As Spoelstra referenced, the personnel is key. Dating back to when the HEAT signed Chris Andersen midseason and Spoelstra immediately spoke of the many benefits of vertical spacing, Miami has always had use for the select few who can catch-and-shoot from above the rest. Two years ago the oops flowed from the cornucopia that was Dwyane Wade’s creativity, with Hassan Whiteside and Adebayo running the lanes. Now Dragic leads the way with an added target in Achiuwa, but he’s not the only one – even Jimmy Butler, despite missed time, has already connected on six lobs after throwing four in all of his 2018-19 season.
Duncan Robinson came into the season expecting defenses to play him differently. They were going to play up on him, they were going to be physical, and they were going to give up anything other than one of the deadliest shots in the game. In the limited time he had, then, he focused on his counter. What can he do in two-point range? So far he’s not just made good with the occasional layup or pull-up jumper, but a developed passing touch. He, too, has thrown six lobs, almost matching his total of seven all of last year.
“It’s definitely been a point of focus,” Robinson said. “I feel like I’ve definitely learned and developed it here, but I always feel like I’ve had a pretty good feel for those sorts of things. Last year, that wasn’t really a priority of mine. It was more so just to fly off of screens and shoot. And now, with the way defenses are playing, I’m kind of learning how to become a little bit opportunistic in those moments where I can kind of get downhill and create for somebody else.”
Now the vaunted Robinson-Adebayo handoff game has an added dimension.
Notice anything about that play? Watch it again and take a look at the strong-side corner. Nobody’s home. Everyone clears out.
That empty corner a big part of why the HEAT are scoring 1.11 points per any Adebayo screen they use to attack. Bigs get caught in no-man’s land trying to balance the attacker and the finisher they’re tasked with stopping. Depending on which direction he flips the screen, a help defender either has to come across the paint from the baseline or off the nearest shooter at the top of the floor. And you have to do it before Adebayo, third in the league with 27 lobs, gets airborne.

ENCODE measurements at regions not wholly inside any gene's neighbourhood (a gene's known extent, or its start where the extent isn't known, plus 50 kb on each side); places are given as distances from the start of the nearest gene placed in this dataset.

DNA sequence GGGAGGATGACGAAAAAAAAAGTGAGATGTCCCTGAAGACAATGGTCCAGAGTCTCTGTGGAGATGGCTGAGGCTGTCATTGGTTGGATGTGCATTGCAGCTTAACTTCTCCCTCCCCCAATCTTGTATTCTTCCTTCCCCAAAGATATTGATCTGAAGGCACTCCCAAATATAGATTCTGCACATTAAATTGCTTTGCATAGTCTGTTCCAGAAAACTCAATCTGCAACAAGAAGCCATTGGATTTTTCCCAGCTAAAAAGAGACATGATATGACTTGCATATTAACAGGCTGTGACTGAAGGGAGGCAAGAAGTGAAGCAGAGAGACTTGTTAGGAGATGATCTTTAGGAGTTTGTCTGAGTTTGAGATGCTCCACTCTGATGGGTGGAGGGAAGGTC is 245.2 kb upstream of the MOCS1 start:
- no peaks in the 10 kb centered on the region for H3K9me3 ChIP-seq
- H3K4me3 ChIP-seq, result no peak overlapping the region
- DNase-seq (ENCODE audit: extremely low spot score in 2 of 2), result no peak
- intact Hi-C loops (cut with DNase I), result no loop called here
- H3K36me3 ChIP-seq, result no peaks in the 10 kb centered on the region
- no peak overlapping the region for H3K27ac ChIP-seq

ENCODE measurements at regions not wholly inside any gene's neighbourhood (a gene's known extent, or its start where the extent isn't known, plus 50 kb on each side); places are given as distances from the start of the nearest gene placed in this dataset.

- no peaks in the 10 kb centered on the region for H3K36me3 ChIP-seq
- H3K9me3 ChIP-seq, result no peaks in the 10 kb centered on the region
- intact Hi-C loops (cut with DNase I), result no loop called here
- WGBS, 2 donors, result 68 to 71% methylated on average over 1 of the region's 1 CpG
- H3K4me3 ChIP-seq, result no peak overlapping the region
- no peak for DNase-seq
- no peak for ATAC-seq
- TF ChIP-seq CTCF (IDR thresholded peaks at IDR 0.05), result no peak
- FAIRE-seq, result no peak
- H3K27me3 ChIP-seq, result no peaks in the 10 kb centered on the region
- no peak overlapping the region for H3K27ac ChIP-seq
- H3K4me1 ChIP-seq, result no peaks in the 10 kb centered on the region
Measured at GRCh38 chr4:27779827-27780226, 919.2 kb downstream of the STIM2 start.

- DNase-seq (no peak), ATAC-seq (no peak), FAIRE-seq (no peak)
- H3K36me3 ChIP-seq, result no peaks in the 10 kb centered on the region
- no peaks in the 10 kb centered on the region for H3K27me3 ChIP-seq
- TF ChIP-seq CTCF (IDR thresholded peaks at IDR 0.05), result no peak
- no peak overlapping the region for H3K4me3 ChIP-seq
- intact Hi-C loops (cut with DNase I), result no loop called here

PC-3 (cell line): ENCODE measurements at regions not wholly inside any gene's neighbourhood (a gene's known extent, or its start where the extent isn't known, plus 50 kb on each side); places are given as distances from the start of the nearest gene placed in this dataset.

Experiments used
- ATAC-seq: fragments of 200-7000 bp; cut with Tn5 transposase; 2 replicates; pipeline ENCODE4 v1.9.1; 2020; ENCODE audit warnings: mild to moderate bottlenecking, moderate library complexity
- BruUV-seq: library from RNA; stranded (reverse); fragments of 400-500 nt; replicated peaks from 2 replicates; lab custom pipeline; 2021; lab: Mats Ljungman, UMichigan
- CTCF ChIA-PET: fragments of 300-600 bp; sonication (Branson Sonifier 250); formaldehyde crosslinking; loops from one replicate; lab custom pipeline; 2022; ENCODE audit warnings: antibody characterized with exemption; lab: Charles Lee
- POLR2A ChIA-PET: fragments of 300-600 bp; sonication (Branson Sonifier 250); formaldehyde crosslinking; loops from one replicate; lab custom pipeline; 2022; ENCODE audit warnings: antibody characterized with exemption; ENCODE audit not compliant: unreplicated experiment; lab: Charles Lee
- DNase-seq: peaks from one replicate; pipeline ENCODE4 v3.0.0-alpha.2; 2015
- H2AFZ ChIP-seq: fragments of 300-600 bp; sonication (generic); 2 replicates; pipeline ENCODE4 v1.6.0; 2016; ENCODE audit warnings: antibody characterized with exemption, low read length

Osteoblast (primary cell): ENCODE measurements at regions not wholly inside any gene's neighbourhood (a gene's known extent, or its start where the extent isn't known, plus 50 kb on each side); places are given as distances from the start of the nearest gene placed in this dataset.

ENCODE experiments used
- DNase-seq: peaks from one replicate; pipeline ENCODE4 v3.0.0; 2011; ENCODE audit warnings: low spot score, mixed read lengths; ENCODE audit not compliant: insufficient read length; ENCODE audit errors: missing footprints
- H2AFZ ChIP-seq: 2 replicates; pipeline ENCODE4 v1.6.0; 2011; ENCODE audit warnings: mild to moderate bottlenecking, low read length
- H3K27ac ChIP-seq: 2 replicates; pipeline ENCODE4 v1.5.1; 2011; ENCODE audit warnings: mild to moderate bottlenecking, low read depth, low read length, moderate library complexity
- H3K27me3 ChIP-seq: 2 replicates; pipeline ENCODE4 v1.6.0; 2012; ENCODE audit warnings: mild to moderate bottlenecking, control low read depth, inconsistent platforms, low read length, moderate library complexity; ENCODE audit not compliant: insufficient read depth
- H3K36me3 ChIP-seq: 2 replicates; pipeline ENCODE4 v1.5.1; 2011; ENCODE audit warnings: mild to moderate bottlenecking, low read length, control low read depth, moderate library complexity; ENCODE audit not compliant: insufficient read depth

“When you have a lot of shooting out there, and guys don’t come off shooters, that’s the play that’s there,” Kelly Olynyk said. “We have to complete those if that’s what the defense is giving us. It’s extremely hard to guard unless you bring another person in, and if you do that’s when you open up the three-point line and drive-and-kicks and that kind of stuff.”
That’s why the shooters play, even when the shots aren’t falling. As long as the defense plays them like the shots should eventually fall, the wheels remain sufficiently greased.
Miami is only third in lobs per 100 this season. Both Atlanta and New York have more, but where the Hawks and Knicks get a fair amount of their lobs out of having long, bouncy centers hang around the paint as semi-stationary targets, the HEAT take a different approach. Adebayo and Achiuwa are in constant motion, asked to make plays before the processor ever considers the vertical option. Lobs are not the ecosystem. They are merely the byproduct. The result of a functional machine, the same as any opportunities from beyond the arc.
Miami’s shooting hasn’t always been there this season. It will be, eventually. It might already be, now. Gravity is the constant, now that nobody is a surprise. Does that mean they will get back into the Top 10 offensively? That’s no guarantee in a season with no guarantees, but it can be done if principle actors are healthy and available. When Butler, Adebayo and Robinson, the three starting-lineup holdovers from last year, are on the court together they’re scoring 116 points per 100 possessions. When Dragic and Adebayo run pick-and-roll together, that’s 1.22 points per possession right there. Everyone still does what they do. And when they do it together? Shazam.
It may not be Lob City, but all the pieces are there for it to feel like it.